Psoriasis

  • Medical Author:
    Gary W. Cole, MD, FAAD

    Dr. Cole is board certified in dermatology. He obtained his BA degree in bacteriology, his MA degree in microbiology, and his MD at the University of California, Los Angeles. He trained in dermatology at the University of Oregon, where he completed his residency.

  • Medical Editor: William C. Shiel Jr., MD, FACP, FACR
    William C. Shiel Jr., MD, FACP, FACR

    William C. Shiel Jr., MD, FACP, FACR

    Dr. Shiel received a Bachelor of Science degree with honors from the University of Notre Dame. There he was involved in research in radiation biology and received the Huisking Scholarship. After graduating from St. Louis University School of Medicine, he completed his Internal Medicine residency and Rheumatology fellowship at the University of California, Irvine. He is board-certified in Internal Medicine and Rheumatology.

View Psoriasis Slideshow

Quick GuideA Visual Guide to Psoriasis Symptoms, Causes and Treatment

A Visual Guide to Psoriasis Symptoms, Causes and Treatment

Are psoriasis shampoos available?

Coal tar shampoos are very useful in controlling psoriasis of the scalp. Using the shampoo daily can be very beneficial adjunctive therapy. There are a variety of shampoos available without a prescription. There is no evidence that one shampoo is superior to another. Generally, the selection of a tar shampoo is simply a matter of personal preference.

What oral medications are available for psoriasis?

Oral medications include methotrexate (Trexall), acitretin (Soriatane), cyclosporine (Neoral), apremilast (Otezla), and others. Oral prednisone (corticosteroid) is generally not used in psoriasis and may cause a disease flare if administered.

  • Acitretin (Soriatane) is an oral drug used for certain types of psoriasis. It is not effective in all types of the disease. It may be used in males and females who are not pregnant and not planning to become pregnant for at least three years. The major side effects include dryness of skin and eyes and temporarily elevated levels of triglycerides and cholesterol (fatty substance) in the blood. Blood tests are generally required before starting this therapy and are needed periodically to monitor triglyceride levels. Patients should not become pregnant while on this drug and usually avoid becoming pregnant for at least three years after stopping this medication.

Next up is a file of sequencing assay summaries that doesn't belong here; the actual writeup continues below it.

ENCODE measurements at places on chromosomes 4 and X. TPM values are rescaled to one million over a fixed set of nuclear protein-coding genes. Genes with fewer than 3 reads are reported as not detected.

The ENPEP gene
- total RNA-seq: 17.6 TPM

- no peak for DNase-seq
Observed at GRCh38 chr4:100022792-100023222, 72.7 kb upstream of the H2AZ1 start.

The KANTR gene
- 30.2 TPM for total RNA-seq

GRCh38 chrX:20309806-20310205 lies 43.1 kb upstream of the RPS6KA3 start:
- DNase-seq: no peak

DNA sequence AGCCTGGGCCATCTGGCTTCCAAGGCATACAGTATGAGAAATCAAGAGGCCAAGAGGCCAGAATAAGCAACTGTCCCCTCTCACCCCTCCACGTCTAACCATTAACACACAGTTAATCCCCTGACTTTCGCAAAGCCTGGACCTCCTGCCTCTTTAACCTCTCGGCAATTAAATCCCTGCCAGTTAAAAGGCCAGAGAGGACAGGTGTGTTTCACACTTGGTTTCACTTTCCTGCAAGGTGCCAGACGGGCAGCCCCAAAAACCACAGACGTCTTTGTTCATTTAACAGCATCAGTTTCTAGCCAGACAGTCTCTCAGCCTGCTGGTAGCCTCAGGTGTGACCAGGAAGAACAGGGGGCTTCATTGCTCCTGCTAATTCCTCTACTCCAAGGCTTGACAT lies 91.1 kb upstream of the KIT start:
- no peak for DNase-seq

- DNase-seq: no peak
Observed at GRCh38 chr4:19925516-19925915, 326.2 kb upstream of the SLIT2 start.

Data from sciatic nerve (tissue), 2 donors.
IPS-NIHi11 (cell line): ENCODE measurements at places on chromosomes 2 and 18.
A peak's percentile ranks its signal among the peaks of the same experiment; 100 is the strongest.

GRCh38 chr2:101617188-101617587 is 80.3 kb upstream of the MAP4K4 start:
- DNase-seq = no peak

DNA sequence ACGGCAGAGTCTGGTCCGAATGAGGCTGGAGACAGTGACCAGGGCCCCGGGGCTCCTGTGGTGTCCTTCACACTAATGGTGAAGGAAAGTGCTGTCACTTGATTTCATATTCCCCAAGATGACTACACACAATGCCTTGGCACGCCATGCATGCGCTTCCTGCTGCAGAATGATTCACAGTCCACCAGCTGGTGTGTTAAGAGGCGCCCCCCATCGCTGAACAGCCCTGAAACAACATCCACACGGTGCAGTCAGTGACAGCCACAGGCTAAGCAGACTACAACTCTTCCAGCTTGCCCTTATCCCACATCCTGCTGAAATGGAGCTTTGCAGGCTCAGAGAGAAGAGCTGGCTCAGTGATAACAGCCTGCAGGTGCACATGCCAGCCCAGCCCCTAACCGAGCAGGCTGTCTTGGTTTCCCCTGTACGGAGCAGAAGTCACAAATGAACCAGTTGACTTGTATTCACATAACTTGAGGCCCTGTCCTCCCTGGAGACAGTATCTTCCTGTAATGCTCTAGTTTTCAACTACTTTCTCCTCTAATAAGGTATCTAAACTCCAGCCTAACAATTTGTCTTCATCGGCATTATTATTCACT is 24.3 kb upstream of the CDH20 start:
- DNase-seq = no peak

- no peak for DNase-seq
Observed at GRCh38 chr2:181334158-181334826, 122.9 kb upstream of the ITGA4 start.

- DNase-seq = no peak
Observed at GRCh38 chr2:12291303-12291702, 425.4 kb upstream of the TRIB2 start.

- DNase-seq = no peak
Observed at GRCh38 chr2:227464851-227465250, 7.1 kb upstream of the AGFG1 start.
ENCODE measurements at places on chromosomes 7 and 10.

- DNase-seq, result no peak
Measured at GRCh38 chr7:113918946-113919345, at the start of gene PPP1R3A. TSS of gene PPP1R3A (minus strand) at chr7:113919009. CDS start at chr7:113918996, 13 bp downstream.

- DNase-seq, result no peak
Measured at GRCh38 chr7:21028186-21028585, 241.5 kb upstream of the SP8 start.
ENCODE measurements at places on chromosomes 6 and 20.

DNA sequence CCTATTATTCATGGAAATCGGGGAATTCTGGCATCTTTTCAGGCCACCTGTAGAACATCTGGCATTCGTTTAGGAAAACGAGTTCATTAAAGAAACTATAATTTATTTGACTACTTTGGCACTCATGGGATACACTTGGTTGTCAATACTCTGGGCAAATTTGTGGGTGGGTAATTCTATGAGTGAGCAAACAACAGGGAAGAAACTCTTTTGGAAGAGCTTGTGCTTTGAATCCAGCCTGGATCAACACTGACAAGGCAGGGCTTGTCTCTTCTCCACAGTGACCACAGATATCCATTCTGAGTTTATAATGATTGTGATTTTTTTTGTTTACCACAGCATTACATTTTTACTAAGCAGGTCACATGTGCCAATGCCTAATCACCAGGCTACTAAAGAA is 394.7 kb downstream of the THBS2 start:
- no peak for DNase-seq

• Cyclosporine is a potent immunosuppressive drug used for other medical uses, including organ transplantation. It may be used for severe, difficult-to-treat cases of widespread psoriasis. Improvement and results may be very rapid in onset. It may be hard to get someone off of cyclosporine without flaring their psoriasis. Because of the potential cumulative toxicity, cyclosporine should not be used for more than one to two years for most psoriasis patients. Major possible side effects include kidney and blood-pressure problems.
  • Methotrexate is a common drug used for rheumatoid arthritis, and it has been used effectively for many years in psoriasis. It is usually given in small weekly doses (5 mg-25 mg), either orally or by injection. Blood tests are required before and during therapy. The drug may cause liver and lung damage. Close physician monitoring and monthly to quarterly visits and labs are generally required.
  • FDA has recently approved a new oral drug, apremilast (Otezla), to treat psoriasis and psoriatic arthritis, and it has an entirely novel mode of action (inhibits enzyme phosphodiesterase 4) and does not require intensive laboratory monitoring.
Medically Reviewed by a Doctor on 1/14/2016

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